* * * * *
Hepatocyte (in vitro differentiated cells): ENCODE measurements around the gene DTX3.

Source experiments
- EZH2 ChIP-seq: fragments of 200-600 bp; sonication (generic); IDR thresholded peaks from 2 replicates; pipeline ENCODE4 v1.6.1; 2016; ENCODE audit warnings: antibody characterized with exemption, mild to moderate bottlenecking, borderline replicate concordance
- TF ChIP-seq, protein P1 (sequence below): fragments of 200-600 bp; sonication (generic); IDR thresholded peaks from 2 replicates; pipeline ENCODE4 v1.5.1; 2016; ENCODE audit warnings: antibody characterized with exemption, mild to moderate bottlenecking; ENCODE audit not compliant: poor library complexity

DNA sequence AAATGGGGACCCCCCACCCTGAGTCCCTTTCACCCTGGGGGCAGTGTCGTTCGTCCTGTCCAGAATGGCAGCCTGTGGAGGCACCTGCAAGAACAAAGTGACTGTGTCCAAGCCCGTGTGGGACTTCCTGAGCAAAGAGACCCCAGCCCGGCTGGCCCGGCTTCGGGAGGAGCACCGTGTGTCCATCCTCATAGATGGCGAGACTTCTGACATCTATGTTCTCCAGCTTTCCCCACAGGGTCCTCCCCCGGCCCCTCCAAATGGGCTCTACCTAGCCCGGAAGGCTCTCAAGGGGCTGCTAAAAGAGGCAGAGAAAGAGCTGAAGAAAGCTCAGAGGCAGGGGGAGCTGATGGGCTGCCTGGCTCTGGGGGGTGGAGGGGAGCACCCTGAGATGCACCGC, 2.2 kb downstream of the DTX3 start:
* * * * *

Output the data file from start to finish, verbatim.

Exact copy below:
Hepatocyte (in vitro differentiated cells): ENCODE measurements around the gene DTX3.

Source experiments
- EZH2 ChIP-seq: fragments of 200-600 bp; sonication (generic); IDR thresholded peaks from 2 replicates; pipeline ENCODE4 v1.6.1; 2016; ENCODE audit warnings: antibody characterized with exemption, mild to moderate bottlenecking, borderline replicate concordance
- TF ChIP-seq, protein P1 (sequence below): fragments of 200-600 bp; sonication (generic); IDR thresholded peaks from 2 replicates; pipeline ENCODE4 v1.5.1; 2016; ENCODE audit warnings: antibody characterized with exemption, mild to moderate bottlenecking; ENCODE audit not compliant: poor library complexity

DNA sequence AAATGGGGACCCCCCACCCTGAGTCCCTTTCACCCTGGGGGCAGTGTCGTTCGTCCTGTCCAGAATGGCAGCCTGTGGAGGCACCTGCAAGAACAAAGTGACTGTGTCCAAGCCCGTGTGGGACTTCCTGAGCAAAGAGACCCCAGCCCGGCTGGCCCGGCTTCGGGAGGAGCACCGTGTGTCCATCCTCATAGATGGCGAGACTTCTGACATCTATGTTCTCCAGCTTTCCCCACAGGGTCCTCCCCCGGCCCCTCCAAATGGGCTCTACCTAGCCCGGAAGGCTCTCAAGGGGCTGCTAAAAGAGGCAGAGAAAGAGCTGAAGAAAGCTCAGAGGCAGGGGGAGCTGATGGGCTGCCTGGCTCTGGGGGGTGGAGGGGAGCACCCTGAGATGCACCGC, 2.2 kb downstream of the DTX3 start: